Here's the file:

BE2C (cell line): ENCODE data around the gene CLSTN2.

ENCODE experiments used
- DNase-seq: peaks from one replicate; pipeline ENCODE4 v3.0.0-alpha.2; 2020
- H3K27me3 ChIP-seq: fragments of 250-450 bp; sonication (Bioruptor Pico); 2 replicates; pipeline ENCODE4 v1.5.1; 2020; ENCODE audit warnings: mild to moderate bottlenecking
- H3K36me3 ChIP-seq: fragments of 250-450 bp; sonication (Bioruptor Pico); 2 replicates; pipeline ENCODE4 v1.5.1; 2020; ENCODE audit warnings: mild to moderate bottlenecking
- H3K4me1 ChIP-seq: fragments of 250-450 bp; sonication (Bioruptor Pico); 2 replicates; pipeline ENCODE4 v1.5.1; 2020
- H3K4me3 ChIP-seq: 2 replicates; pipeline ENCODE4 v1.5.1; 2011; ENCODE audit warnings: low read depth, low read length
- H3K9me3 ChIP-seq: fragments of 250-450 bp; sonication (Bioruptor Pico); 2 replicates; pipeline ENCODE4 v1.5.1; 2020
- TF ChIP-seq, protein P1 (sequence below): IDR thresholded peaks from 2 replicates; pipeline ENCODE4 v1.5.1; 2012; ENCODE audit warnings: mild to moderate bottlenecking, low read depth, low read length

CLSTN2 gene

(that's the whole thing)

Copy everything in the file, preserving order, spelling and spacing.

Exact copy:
BE2C (cell line): ENCODE data around the gene CLSTN2.

ENCODE experiments used
- DNase-seq: peaks from one replicate; pipeline ENCODE4 v3.0.0-alpha.2; 2020
- H3K27me3 ChIP-seq: fragments of 250-450 bp; sonication (Bioruptor Pico); 2 replicates; pipeline ENCODE4 v1.5.1; 2020; ENCODE audit warnings: mild to moderate bottlenecking
- H3K36me3 ChIP-seq: fragments of 250-450 bp; sonication (Bioruptor Pico); 2 replicates; pipeline ENCODE4 v1.5.1; 2020; ENCODE audit warnings: mild to moderate bottlenecking
- H3K4me1 ChIP-seq: fragments of 250-450 bp; sonication (Bioruptor Pico); 2 replicates; pipeline ENCODE4 v1.5.1; 2020
- H3K4me3 ChIP-seq: 2 replicates; pipeline ENCODE4 v1.5.1; 2011; ENCODE audit warnings: low read depth, low read length
- H3K9me3 ChIP-seq: fragments of 250-450 bp; sonication (Bioruptor Pico); 2 replicates; pipeline ENCODE4 v1.5.1; 2020
- TF ChIP-seq, protein P1 (sequence below): IDR thresholded peaks from 2 replicates; pipeline ENCODE4 v1.5.1; 2012; ENCODE audit warnings: mild to moderate bottlenecking, low read depth, low read length

CLSTN2 gene